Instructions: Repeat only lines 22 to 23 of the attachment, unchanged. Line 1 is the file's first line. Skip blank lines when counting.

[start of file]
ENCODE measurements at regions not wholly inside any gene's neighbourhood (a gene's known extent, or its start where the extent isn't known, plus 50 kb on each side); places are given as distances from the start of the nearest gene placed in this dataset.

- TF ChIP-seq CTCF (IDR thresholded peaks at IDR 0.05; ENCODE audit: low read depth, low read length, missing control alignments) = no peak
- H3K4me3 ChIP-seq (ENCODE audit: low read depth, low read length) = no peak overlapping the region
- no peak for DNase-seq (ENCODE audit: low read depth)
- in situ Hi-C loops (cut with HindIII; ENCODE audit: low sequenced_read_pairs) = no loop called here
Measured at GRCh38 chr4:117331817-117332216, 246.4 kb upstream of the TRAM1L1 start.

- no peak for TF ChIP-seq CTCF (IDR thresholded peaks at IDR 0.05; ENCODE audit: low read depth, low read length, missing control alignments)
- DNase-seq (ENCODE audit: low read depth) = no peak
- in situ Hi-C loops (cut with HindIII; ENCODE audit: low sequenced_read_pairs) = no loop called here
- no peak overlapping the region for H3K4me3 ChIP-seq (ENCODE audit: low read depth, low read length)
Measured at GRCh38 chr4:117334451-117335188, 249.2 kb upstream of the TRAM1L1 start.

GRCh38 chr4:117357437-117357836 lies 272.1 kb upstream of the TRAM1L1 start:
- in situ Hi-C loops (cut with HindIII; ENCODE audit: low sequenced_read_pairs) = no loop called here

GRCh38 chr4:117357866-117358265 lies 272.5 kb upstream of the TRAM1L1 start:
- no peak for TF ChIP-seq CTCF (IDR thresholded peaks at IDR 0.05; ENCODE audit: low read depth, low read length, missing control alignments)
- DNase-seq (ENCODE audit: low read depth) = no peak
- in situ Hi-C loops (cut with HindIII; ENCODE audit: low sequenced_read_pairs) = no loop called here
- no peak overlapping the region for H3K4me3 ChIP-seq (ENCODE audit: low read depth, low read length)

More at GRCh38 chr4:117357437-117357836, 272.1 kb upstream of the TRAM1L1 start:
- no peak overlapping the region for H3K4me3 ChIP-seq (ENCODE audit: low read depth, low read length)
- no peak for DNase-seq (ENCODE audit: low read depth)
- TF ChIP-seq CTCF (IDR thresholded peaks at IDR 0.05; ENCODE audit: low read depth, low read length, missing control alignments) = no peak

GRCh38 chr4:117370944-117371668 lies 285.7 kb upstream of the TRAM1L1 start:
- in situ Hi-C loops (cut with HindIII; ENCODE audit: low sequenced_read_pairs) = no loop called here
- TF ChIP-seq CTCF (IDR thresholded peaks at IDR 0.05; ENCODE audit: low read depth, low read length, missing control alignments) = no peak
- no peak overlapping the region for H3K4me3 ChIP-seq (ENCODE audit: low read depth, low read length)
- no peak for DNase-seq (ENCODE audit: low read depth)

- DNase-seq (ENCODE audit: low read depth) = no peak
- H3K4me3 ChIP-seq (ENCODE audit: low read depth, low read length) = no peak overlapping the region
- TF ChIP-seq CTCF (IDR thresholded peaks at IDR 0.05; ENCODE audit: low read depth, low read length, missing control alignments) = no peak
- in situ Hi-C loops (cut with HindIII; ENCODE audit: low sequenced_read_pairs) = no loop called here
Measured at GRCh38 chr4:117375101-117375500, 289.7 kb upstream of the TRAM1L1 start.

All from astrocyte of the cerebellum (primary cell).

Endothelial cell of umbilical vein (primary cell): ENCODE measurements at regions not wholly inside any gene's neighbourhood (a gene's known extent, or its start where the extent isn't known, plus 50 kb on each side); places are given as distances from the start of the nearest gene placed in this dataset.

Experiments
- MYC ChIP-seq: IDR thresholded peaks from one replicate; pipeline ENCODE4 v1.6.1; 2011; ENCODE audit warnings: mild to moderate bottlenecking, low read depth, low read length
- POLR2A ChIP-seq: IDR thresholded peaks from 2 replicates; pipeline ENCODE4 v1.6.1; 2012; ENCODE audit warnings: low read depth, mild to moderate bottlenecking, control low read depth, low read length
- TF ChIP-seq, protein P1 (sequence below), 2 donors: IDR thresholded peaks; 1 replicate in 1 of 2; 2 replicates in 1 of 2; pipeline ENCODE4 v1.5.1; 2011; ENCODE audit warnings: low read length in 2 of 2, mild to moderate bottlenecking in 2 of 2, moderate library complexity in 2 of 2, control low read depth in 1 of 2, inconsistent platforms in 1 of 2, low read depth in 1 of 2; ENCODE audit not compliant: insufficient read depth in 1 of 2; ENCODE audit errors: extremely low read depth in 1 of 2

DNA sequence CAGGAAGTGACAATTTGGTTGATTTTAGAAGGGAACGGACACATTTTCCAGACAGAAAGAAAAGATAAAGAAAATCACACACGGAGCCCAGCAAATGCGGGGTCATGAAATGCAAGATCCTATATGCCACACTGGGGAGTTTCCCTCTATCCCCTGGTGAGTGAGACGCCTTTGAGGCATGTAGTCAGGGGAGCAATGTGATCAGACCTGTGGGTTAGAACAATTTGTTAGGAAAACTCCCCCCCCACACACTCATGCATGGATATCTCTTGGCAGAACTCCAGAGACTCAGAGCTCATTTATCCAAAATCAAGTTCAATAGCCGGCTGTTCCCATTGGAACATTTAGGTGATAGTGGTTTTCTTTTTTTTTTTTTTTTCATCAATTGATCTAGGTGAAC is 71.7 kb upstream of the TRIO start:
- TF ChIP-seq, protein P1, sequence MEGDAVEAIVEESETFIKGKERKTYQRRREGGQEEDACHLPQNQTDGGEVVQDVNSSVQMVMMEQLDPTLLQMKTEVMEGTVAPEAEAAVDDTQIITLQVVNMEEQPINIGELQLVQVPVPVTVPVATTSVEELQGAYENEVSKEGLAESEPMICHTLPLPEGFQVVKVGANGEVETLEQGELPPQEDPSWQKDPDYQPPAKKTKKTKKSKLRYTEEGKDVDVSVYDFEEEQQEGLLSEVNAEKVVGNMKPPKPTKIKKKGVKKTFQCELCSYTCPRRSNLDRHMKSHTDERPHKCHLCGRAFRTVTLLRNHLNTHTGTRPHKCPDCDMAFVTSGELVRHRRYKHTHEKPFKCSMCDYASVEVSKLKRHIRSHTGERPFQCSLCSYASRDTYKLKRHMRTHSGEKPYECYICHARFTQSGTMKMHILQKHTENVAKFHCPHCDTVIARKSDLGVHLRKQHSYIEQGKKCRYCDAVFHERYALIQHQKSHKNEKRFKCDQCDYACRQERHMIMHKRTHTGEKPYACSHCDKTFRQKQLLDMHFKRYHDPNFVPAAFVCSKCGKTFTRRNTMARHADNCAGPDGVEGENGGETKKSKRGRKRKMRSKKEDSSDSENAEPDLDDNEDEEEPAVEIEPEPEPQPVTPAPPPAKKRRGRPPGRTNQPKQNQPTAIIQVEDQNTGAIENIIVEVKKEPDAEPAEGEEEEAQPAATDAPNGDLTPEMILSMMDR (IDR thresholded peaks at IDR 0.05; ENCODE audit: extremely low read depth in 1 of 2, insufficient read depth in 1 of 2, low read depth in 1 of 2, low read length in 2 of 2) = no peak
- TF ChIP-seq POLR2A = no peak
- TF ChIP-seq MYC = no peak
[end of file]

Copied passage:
- TF ChIP-seq CTCF (IDR thresholded peaks at IDR 0.05; ENCODE audit: low read depth, low read length, missing control alignments) = no peak

GRCh38 chr4:117370944-117371668 lies 285.7 kb upstream of the TRAM1L1 start: